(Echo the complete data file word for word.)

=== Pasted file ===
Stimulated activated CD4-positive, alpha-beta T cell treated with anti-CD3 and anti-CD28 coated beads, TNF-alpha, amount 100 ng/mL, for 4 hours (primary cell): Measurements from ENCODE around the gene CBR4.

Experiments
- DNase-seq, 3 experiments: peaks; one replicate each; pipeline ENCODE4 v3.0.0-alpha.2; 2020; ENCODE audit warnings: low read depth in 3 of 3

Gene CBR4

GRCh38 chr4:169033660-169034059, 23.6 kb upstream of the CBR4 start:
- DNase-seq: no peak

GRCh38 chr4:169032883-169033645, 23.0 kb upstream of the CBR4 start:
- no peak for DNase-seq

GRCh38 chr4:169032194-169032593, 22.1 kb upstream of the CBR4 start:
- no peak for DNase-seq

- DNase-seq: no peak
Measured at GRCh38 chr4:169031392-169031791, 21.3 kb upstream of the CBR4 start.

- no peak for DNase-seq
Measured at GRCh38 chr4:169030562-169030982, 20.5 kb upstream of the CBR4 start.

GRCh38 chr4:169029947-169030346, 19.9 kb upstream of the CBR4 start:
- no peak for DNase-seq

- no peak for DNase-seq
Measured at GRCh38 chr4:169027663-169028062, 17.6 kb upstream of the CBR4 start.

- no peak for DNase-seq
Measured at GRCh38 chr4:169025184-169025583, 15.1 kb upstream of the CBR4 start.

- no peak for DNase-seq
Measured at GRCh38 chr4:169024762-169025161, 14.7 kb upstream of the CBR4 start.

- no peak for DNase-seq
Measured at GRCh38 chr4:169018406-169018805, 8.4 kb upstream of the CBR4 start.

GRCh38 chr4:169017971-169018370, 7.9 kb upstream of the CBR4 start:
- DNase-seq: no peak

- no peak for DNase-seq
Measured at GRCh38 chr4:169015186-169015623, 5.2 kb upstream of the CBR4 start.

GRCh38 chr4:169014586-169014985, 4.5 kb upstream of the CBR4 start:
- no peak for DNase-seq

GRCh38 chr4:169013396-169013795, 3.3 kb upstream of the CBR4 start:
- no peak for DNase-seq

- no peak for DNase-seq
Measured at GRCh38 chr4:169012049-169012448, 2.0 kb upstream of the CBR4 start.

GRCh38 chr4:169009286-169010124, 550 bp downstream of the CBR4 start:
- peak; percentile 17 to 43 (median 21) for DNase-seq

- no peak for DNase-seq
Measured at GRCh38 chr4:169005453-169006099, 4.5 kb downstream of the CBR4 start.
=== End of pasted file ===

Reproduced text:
Stimulated activated CD4-positive, alpha-beta T cell treated with anti-CD3 and anti-CD28 coated beads, TNF-alpha, amount 100 ng/mL, for 4 hours (primary cell): Measurements from ENCODE around the gene CBR4.

Experiments
- DNase-seq, 3 experiments: peaks; one replicate each; pipeline ENCODE4 v3.0.0-alpha.2; 2020; ENCODE audit warnings: low read depth in 3 of 3

Gene CBR4

GRCh38 chr4:169033660-169034059, 23.6 kb upstream of the CBR4 start:
- DNase-seq: no peak

GRCh38 chr4:169032883-169033645, 23.0 kb upstream of the CBR4 start:
- no peak for DNase-seq

GRCh38 chr4:169032194-169032593, 22.1 kb upstream of the CBR4 start:
- no peak for DNase-seq

- DNase-seq: no peak
Measured at GRCh38 chr4:169031392-169031791, 21.3 kb upstream of the CBR4 start.

- no peak for DNase-seq
Measured at GRCh38 chr4:169030562-169030982, 20.5 kb upstream of the CBR4 start.

GRCh38 chr4:169029947-169030346, 19.9 kb upstream of the CBR4 start:
- no peak for DNase-seq

- no peak for DNase-seq
Measured at GRCh38 chr4:169027663-169028062, 17.6 kb upstream of the CBR4 start.

- no peak for DNase-seq
Measured at GRCh38 chr4:169025184-169025583, 15.1 kb upstream of the CBR4 start.

- no peak for DNase-seq
Measured at GRCh38 chr4:169024762-169025161, 14.7 kb upstream of the CBR4 start.

- no peak for DNase-seq
Measured at GRCh38 chr4:169018406-169018805, 8.4 kb upstream of the CBR4 start.

GRCh38 chr4:169017971-169018370, 7.9 kb upstream of the CBR4 start:
- DNase-seq: no peak

- no peak for DNase-seq
Measured at GRCh38 chr4:169015186-169015623, 5.2 kb upstream of the CBR4 start.

GRCh38 chr4:169014586-169014985, 4.5 kb upstream of the CBR4 start:
- no peak for DNase-seq

GRCh38 chr4:169013396-169013795, 3.3 kb upstream of the CBR4 start:
- no peak for DNase-seq

- no peak for DNase-seq
Measured at GRCh38 chr4:169012049-169012448, 2.0 kb upstream of the CBR4 start.

GRCh38 chr4:169009286-169010124, 550 bp downstream of the CBR4 start:
- peak; percentile 17 to 43 (median 21) for DNase-seq

- no peak for DNase-seq
Measured at GRCh38 chr4:169005453-169006099, 4.5 kb downstream of the CBR4 start.